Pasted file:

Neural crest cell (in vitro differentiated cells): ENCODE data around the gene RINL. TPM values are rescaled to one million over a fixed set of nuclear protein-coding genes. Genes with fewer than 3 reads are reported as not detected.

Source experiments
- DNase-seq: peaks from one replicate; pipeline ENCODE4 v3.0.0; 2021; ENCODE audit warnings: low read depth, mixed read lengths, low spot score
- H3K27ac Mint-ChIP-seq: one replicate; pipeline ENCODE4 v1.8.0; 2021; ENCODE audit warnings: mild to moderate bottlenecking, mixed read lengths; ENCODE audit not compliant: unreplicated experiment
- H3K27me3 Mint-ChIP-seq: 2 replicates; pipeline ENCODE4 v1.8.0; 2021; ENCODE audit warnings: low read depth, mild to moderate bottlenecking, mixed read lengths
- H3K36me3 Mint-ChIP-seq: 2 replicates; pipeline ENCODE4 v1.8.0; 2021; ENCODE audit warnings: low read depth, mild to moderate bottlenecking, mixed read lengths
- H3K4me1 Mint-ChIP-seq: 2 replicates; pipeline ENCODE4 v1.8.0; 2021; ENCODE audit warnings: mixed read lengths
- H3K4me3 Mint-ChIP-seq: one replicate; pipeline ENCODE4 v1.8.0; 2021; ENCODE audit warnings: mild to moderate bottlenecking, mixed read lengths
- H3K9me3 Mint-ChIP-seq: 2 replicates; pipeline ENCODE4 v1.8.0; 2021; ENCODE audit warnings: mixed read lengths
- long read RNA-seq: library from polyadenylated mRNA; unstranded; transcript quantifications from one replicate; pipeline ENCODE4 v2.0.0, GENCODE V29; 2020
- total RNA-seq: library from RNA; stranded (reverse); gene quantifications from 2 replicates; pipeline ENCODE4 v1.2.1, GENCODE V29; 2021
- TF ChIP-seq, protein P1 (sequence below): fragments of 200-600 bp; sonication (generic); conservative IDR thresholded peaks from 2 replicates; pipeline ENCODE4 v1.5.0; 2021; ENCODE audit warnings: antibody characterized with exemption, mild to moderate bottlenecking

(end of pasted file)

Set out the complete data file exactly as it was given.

Neural crest cell (in vitro differentiated cells): ENCODE data around the gene RINL. TPM values are rescaled to one million over a fixed set of nuclear protein-coding genes. Genes with fewer than 3 reads are reported as not detected.

Source experiments
- DNase-seq: peaks from one replicate; pipeline ENCODE4 v3.0.0; 2021; ENCODE audit warnings: low read depth, mixed read lengths, low spot score
- H3K27ac Mint-ChIP-seq: one replicate; pipeline ENCODE4 v1.8.0; 2021; ENCODE audit warnings: mild to moderate bottlenecking, mixed read lengths; ENCODE audit not compliant: unreplicated experiment
- H3K27me3 Mint-ChIP-seq: 2 replicates; pipeline ENCODE4 v1.8.0; 2021; ENCODE audit warnings: low read depth, mild to moderate bottlenecking, mixed read lengths
- H3K36me3 Mint-ChIP-seq: 2 replicates; pipeline ENCODE4 v1.8.0; 2021; ENCODE audit warnings: low read depth, mild to moderate bottlenecking, mixed read lengths
- H3K4me1 Mint-ChIP-seq: 2 replicates; pipeline ENCODE4 v1.8.0; 2021; ENCODE audit warnings: mixed read lengths
- H3K4me3 Mint-ChIP-seq: one replicate; pipeline ENCODE4 v1.8.0; 2021; ENCODE audit warnings: mild to moderate bottlenecking, mixed read lengths
- H3K9me3 Mint-ChIP-seq: 2 replicates; pipeline ENCODE4 v1.8.0; 2021; ENCODE audit warnings: mixed read lengths
- long read RNA-seq: library from polyadenylated mRNA; unstranded; transcript quantifications from one replicate; pipeline ENCODE4 v2.0.0, GENCODE V29; 2020
- total RNA-seq: library from RNA; stranded (reverse); gene quantifications from 2 replicates; pipeline ENCODE4 v1.2.1, GENCODE V29; 2021
- TF ChIP-seq, protein P1 (sequence below): fragments of 200-600 bp; sonication (generic); conservative IDR thresholded peaks from 2 replicates; pipeline ENCODE4 v1.5.0; 2021; ENCODE audit warnings: antibody characterized with exemption, mild to moderate bottlenecking